Higher education receives $1.79 billion in General Funds appropriations in the FY2019 enacted budget, compared with $1.96 billion in the Governor’s proposal. However, $206 million in the Governor’s budget was additional funding to offset the proposed shift of pension and health insurance costs to universities and community colleges. Without that additional funding, the enacted budget represents a $40 million increase from the Governor’s proposal, including a 2% increase over FY2018 for universities and community colleges and $25 million for a new merit-based scholarship program for universities.
Human Services and Healthcare
General Funds appropriations for Human Services are $5.9 billion in the enacted FY2019 budget, an increase of $125 million from the Governor’s proposed $5.8 billion. The increase reflects the restoration of funding to a number of programs that the Governor had proposed to reduce or eliminate, including child care services, addiction prevention and treatment services and the youth employment program.
For Healthcare, the FY2019 enacted budget does not include savings of $175 million from reducing reimbursement rates for many Medicaid healthcare providers and eliminating program and rate changes enacted in FY2018. These changes would have required legislative and in some cases federal approval. The FY2018 amount in the table does not include $494 million in proposed supplemental appropriations for Medicaid.
The FY2019 enacted budget allocates $2.0 billion for group health insurance, compared with $1.45 billion in Governor’s FY2019 budget. The enacted budget’s higher number does not reflect the Governor’s proposed savings of $470 million from requiring workers to choose between increased premiums or reduced coverage. These changes relied on winning a court battle with AFSCME or statutorily removing health insurance from collective bargaining. The enacted budget also does not include the Governor’s proposed State savings of $105 million from shifting additional health insurance costs to public universities. (In the Governor’s budget, these costs were reimbursed in FY2019 by additional operational funding for universities.)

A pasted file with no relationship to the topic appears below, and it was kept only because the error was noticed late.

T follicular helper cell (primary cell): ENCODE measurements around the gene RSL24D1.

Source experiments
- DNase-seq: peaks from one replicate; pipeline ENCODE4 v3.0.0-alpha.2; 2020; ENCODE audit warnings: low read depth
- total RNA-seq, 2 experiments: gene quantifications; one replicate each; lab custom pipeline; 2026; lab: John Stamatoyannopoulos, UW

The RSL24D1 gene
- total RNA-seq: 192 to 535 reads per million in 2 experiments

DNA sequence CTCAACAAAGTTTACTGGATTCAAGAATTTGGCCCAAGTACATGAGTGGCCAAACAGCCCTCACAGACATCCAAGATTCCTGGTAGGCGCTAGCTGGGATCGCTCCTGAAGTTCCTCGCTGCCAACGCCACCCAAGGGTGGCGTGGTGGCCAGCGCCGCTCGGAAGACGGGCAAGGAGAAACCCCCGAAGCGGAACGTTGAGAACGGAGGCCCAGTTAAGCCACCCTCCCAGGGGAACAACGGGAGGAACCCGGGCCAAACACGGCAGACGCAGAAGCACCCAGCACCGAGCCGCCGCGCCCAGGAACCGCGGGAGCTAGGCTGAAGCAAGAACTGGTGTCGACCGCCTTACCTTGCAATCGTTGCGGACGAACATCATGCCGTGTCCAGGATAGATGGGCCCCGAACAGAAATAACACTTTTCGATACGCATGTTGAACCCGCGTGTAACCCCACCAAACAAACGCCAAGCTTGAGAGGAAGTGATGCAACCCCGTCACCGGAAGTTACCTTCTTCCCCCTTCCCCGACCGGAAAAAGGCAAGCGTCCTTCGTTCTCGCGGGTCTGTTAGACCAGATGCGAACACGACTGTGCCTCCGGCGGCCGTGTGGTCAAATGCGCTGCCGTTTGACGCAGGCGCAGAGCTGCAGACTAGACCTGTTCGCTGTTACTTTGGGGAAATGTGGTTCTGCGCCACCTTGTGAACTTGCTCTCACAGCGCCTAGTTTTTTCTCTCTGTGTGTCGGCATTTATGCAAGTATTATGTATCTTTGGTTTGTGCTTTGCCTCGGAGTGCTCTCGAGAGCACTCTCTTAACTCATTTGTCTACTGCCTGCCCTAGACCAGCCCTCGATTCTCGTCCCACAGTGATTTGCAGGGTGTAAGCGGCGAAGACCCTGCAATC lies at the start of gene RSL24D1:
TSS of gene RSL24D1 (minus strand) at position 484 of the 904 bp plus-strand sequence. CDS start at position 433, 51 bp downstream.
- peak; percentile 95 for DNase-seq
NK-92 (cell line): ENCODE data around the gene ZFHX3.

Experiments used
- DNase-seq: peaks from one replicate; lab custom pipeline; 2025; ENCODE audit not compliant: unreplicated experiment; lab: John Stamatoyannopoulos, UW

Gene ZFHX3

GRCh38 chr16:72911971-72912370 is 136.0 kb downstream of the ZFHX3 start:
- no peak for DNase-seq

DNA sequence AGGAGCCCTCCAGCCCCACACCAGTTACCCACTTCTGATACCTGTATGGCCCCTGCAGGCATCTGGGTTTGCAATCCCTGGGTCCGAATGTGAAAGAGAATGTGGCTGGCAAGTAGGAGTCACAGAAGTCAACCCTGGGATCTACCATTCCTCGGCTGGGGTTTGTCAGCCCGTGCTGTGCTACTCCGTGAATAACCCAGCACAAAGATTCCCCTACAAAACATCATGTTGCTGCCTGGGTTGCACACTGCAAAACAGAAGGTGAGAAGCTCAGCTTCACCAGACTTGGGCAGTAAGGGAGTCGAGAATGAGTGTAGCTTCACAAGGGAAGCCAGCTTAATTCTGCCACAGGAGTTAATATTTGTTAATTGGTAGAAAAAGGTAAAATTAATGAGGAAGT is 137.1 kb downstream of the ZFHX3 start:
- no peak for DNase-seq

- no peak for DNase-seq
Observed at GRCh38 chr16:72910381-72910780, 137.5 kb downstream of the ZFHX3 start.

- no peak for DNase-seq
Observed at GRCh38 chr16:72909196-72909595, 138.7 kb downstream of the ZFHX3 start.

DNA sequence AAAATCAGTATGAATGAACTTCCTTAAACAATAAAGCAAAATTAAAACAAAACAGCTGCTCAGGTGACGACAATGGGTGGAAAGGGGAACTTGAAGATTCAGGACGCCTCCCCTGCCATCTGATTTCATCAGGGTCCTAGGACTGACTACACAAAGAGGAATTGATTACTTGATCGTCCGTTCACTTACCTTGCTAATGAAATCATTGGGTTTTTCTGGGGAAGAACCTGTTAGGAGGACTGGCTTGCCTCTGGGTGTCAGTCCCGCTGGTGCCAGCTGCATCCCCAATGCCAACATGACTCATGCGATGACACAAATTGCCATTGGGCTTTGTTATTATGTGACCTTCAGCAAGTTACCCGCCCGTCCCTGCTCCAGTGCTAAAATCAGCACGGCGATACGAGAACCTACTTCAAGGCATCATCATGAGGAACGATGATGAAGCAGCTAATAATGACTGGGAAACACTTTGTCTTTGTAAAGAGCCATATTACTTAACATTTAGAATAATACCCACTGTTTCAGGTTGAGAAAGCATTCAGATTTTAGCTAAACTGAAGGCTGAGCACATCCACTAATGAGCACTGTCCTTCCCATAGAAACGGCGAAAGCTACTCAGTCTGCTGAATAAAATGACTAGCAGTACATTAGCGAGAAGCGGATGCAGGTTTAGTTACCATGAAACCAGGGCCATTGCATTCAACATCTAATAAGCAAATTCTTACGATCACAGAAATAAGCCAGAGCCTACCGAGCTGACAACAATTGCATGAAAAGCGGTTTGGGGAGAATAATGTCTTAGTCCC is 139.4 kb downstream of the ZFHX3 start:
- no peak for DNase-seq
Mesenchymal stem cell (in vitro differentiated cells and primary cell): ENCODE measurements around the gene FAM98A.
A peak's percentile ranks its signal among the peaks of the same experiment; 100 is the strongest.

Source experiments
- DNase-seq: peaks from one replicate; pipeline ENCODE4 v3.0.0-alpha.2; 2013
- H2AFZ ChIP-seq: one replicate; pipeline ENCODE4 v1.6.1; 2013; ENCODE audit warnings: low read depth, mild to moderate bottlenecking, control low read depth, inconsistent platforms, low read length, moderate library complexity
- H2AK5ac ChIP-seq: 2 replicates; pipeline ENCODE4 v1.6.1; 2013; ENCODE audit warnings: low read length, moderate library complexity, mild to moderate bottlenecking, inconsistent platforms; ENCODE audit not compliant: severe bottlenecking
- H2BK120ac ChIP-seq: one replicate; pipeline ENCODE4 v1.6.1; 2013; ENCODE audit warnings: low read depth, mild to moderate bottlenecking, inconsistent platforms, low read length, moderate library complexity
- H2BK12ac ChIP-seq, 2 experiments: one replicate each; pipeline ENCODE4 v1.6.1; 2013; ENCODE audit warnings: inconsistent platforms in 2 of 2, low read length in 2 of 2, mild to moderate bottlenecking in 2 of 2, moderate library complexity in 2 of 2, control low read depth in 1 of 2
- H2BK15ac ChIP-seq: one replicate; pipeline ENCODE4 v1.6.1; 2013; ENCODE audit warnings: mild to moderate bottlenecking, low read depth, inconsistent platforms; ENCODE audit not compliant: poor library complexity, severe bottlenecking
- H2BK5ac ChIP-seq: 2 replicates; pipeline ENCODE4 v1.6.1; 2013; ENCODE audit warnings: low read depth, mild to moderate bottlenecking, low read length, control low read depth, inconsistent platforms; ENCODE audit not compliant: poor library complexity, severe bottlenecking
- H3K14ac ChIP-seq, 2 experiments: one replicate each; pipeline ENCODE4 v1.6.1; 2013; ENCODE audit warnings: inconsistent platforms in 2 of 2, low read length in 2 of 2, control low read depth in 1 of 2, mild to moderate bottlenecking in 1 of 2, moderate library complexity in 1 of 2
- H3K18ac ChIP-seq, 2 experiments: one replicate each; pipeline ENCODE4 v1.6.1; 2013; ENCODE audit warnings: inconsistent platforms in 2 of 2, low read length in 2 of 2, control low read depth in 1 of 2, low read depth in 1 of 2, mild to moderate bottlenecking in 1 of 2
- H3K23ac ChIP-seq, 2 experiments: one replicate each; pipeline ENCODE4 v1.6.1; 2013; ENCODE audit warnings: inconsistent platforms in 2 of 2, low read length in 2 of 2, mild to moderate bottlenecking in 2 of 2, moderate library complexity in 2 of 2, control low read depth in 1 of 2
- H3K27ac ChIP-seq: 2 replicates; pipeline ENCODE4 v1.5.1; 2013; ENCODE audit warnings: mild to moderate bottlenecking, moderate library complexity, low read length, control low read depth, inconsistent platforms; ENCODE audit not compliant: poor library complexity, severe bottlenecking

The Government Services area receives $1.5 billion in the FY2019 enacted budget, an increase of $490 million from $984 million in the Governor’s budget. The enacted budget restores $227 million in normal pension and retiree healthcare costs for the Chicago Teachers’ Pension Fund. Those costs were assumed by the State for the first time in FY2018 as part of the education funding overhaul, but the Governor had proposed to return responsibility for the costs to the Chicago Public Schools in FY2019. The enacted FY2019 budget also restores $129 million in State funding for health insurance for retired teachers and community college employees outside Chicago and reverses the Governor’s proposed spending reductions for constitutional offices, the General Assembly and the Illinois Supreme Court.
FY2019 Budget Balance and Backlog
The General Funds budget is roughly balanced with $38.52 billion in revenues and $38.51 billion in spending, resulting in a projected surplus of $11 million. This is less than the Governor’s budget proposal, which had projected a surplus of about $350 million. However, the enacted budget relies on fewer aggressive assumptions than the proposed budget did. The enacted budget fully funds State employee group health insurance, while the proposed budget relied on $470 million of prospective cost reductions. Nor does the enacted budget balance depend on shifting $619 million of net pension and health insurance expenses to schools, community colleges and universities, or reducing Medicaid reimbursements by $175 million, both of which had drawn significant opposition in the General Assembly.